Q:

What's the best apparel to wear over my base layer?

I like to wear close-fitting base layers like REI's Swift or Patagonia's Lightweight Capilene. When hiking in cold weather I will usually shed or add layers as I go. Can you suggest a good loose-fitting, wicking T-shirt to wear over the body-hugging base for those days when I've really worked up a sweat. Matt Fairfax, Virginia

Jan 16, 2004
Outside
Outside Magazine

Scirocco Windshirt

A: I should think several things would work, Matt. Something made of Polartec Power Dry would make an excellent second layer over a thin base layer. REI makes a good, basic piece called the Power Dry Zip T-Neck ($38; www.rei.com). I wouldn't call it a "baggy" garment, but it's not skin-tight and is designed for layering. L.L. Bean makes a polo-style, short-sleeve shirt of the same material—the Power Dry Piqué Polo ($36; www.llbean.com). That gives you a bit more flexibility in not-so-cold weather, plus it looks pretty good. I think the other arena to explore is in the windproof light shell category. You could, for instance, get a Marmot Scirocco Windshirt ($80; www.marmot.com). It's a great layering piece for blustery, cool conditions, where you want some wind protection and breathability, but don't want a ton of waterproofness. Very light (ten ounces) and packable. Throw it over a base layer and you've added 15 to 20 degrees of warmth to your outfit. Patagonia's Helium Windshirt ($65; www.patagonia.com) is even lighter at six ounces, although at the expense of pockets and a full front zip.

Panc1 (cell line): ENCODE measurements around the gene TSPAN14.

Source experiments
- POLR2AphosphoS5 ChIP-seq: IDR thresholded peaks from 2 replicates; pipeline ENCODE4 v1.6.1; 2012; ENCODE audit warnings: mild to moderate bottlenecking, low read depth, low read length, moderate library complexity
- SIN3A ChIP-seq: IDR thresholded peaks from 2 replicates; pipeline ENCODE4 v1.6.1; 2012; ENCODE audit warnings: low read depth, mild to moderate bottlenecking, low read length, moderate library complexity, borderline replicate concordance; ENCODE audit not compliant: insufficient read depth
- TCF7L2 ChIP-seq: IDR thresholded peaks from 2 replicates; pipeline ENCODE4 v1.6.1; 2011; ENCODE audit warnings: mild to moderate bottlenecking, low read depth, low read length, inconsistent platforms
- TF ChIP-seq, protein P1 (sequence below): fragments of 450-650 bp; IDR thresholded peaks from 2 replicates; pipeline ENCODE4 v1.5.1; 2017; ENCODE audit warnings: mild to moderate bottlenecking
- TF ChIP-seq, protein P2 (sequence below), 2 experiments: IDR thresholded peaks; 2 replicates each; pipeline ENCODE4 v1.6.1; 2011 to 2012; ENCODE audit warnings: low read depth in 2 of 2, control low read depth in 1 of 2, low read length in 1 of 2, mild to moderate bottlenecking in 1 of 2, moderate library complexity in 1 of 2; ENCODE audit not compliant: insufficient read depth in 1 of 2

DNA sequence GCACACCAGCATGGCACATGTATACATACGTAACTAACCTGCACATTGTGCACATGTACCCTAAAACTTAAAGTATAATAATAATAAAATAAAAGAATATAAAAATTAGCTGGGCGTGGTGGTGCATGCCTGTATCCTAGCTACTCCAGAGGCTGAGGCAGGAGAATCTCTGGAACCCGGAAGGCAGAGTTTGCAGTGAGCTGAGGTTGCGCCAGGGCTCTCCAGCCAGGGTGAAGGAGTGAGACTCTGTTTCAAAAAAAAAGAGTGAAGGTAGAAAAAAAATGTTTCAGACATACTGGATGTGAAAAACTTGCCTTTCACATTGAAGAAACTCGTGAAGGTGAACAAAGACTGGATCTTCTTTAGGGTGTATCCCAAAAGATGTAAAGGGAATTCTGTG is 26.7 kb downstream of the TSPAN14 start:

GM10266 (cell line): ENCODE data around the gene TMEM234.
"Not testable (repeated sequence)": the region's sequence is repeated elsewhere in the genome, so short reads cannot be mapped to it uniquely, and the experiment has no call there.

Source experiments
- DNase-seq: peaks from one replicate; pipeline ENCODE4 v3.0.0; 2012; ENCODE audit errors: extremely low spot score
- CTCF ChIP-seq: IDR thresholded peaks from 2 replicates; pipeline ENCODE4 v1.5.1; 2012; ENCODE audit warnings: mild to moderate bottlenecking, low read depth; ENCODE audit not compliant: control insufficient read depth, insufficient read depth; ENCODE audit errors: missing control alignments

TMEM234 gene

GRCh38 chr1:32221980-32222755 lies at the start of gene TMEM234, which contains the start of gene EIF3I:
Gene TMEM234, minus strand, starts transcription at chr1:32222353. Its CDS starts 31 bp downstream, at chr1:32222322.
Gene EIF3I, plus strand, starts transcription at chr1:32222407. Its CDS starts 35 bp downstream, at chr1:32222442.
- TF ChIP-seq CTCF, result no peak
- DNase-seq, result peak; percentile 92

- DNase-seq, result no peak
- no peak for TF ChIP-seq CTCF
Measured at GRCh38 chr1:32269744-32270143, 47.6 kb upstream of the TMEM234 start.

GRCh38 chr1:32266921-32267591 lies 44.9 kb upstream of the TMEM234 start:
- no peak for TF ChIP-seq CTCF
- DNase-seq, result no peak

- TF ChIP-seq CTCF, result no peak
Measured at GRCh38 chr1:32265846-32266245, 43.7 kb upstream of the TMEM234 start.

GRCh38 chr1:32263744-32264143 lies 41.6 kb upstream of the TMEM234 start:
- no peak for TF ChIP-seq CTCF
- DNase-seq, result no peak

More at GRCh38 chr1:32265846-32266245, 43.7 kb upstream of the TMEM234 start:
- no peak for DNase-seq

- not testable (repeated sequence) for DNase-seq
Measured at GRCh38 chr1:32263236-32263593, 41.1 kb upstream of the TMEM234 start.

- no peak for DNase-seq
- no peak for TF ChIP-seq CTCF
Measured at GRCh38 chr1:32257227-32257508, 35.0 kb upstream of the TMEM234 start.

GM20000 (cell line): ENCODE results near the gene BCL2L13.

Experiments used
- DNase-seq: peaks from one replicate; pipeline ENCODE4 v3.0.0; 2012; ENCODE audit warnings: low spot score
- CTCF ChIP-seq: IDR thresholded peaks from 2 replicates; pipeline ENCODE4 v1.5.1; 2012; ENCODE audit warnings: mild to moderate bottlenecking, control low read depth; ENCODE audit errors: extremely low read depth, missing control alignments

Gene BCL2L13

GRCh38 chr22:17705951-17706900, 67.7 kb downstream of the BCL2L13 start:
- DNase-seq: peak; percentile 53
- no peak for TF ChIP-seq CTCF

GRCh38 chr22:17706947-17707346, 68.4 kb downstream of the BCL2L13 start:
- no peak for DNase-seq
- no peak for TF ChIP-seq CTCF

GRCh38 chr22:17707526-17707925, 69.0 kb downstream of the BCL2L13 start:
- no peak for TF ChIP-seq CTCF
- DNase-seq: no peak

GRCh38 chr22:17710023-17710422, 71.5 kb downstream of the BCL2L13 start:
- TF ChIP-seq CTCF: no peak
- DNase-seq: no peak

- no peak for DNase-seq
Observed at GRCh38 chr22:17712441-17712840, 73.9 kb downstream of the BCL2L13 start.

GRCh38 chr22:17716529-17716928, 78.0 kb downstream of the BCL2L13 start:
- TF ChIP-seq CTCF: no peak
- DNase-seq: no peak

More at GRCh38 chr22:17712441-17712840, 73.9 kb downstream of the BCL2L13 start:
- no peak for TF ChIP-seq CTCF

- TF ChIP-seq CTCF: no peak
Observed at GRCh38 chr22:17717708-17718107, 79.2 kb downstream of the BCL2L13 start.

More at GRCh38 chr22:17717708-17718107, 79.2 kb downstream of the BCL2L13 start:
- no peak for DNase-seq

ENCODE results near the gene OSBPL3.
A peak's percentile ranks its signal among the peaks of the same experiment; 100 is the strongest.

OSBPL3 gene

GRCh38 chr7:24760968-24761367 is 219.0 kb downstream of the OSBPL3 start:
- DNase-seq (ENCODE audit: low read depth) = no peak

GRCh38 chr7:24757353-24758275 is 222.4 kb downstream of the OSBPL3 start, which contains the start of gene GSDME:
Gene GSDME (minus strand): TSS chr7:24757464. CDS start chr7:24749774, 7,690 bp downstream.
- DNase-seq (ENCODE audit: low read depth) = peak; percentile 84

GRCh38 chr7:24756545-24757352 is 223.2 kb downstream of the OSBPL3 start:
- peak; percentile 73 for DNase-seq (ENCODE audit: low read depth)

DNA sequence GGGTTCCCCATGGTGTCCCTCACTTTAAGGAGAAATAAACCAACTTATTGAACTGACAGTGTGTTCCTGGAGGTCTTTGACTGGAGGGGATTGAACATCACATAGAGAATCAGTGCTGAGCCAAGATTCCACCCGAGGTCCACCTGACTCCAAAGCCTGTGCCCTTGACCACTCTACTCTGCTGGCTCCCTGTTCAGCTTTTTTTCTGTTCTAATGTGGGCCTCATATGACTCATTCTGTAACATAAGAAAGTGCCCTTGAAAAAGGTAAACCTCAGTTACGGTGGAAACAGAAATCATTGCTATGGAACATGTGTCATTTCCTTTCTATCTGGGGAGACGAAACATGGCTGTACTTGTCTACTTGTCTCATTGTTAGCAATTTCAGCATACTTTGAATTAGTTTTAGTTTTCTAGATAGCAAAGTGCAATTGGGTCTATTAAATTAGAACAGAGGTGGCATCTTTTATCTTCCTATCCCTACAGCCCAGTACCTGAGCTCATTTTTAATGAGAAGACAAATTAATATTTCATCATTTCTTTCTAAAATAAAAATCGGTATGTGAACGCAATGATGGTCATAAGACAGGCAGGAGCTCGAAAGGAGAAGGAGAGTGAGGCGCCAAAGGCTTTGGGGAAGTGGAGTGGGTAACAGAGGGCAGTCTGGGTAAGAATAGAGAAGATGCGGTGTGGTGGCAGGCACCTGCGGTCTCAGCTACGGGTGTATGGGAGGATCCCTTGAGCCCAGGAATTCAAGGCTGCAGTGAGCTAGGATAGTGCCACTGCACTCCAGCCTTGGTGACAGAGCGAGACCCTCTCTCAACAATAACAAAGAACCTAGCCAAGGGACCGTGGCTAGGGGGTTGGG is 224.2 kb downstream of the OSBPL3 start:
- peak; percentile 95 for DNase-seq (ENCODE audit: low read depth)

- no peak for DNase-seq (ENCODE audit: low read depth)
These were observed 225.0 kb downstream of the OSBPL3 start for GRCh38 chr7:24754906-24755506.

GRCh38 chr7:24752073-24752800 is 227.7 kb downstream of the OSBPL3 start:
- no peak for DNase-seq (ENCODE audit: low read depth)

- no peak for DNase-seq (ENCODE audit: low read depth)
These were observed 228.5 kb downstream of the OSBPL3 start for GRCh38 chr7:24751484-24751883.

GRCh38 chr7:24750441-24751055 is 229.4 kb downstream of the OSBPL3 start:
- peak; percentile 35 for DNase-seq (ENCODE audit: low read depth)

Sometimes, even just a wind-resistant vest makes a tremendous difference. Mountain Hardwear's Windstopper Vest ($115; www.mountainhardwear.com) is just about 100 percent windproof, while still very breathable. And its light fleece material is surprisingly warm. Vests are perhaps the most useful and underrated garments around; I wear them constantly when biking, hiking, or putzing around outside on those not-so-cold days. Keep the torso warm, and the arms, legs, and head will follow.

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